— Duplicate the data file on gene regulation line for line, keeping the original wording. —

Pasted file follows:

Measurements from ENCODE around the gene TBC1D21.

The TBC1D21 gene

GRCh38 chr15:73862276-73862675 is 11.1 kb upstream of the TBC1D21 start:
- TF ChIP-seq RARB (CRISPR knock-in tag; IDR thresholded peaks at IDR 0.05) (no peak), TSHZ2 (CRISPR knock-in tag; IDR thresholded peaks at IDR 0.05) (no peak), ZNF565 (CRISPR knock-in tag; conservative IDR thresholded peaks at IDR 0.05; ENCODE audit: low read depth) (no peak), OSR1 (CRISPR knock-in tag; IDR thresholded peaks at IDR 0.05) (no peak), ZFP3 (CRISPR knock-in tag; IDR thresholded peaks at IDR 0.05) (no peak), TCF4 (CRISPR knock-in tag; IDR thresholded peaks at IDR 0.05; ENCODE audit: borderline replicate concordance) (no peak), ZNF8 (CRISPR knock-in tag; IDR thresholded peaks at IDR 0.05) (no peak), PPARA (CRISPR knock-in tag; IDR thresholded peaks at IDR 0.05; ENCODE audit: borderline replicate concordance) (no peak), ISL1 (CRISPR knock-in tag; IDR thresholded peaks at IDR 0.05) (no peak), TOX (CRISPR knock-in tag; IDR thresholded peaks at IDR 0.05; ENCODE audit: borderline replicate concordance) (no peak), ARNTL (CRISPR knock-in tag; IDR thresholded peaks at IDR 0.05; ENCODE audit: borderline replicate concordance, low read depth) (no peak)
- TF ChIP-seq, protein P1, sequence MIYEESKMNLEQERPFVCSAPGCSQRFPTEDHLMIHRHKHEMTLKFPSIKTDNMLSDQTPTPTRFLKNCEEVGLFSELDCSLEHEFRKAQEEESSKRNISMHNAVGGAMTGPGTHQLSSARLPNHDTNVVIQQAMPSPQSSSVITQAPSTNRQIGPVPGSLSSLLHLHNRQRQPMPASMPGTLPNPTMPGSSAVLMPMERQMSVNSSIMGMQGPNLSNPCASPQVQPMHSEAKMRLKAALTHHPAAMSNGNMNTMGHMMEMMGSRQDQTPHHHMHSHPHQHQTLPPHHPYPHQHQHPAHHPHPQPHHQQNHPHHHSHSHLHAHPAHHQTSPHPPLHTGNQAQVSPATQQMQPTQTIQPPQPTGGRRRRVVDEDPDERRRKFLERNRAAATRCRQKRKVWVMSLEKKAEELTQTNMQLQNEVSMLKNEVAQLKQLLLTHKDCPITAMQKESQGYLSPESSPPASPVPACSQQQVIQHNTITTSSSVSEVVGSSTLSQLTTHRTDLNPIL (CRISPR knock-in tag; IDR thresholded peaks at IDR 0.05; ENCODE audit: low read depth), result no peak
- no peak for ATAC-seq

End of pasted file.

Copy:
Measurements from ENCODE around the gene TBC1D21.

The TBC1D21 gene

GRCh38 chr15:73862276-73862675 is 11.1 kb upstream of the TBC1D21 start:
- TF ChIP-seq RARB (CRISPR knock-in tag; IDR thresholded peaks at IDR 0.05) (no peak), TSHZ2 (CRISPR knock-in tag; IDR thresholded peaks at IDR 0.05) (no peak), ZNF565 (CRISPR knock-in tag; conservative IDR thresholded peaks at IDR 0.05; ENCODE audit: low read depth) (no peak), OSR1 (CRISPR knock-in tag; IDR thresholded peaks at IDR 0.05) (no peak), ZFP3 (CRISPR knock-in tag; IDR thresholded peaks at IDR 0.05) (no peak), TCF4 (CRISPR knock-in tag; IDR thresholded peaks at IDR 0.05; ENCODE audit: borderline replicate concordance) (no peak), ZNF8 (CRISPR knock-in tag; IDR thresholded peaks at IDR 0.05) (no peak), PPARA (CRISPR knock-in tag; IDR thresholded peaks at IDR 0.05; ENCODE audit: borderline replicate concordance) (no peak), ISL1 (CRISPR knock-in tag; IDR thresholded peaks at IDR 0.05) (no peak), TOX (CRISPR knock-in tag; IDR thresholded peaks at IDR 0.05; ENCODE audit: borderline replicate concordance) (no peak), ARNTL (CRISPR knock-in tag; IDR thresholded peaks at IDR 0.05; ENCODE audit: borderline replicate concordance, low read depth) (no peak)
- TF ChIP-seq, protein P1, sequence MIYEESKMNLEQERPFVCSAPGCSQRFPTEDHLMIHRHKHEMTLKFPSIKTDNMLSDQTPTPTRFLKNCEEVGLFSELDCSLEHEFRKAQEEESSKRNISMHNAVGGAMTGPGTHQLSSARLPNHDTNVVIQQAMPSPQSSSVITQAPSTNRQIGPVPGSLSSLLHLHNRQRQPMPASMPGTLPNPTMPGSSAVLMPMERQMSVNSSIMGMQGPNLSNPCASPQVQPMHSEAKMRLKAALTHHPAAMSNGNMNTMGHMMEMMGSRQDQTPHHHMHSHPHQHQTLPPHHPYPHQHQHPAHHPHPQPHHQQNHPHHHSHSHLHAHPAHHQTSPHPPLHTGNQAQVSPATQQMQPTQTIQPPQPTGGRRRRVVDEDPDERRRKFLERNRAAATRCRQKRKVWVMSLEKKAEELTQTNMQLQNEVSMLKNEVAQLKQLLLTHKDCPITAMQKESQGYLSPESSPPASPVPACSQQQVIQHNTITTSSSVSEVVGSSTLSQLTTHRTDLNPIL (CRISPR knock-in tag; IDR thresholded peaks at IDR 0.05; ENCODE audit: low read depth), result no peak
- no peak for ATAC-seq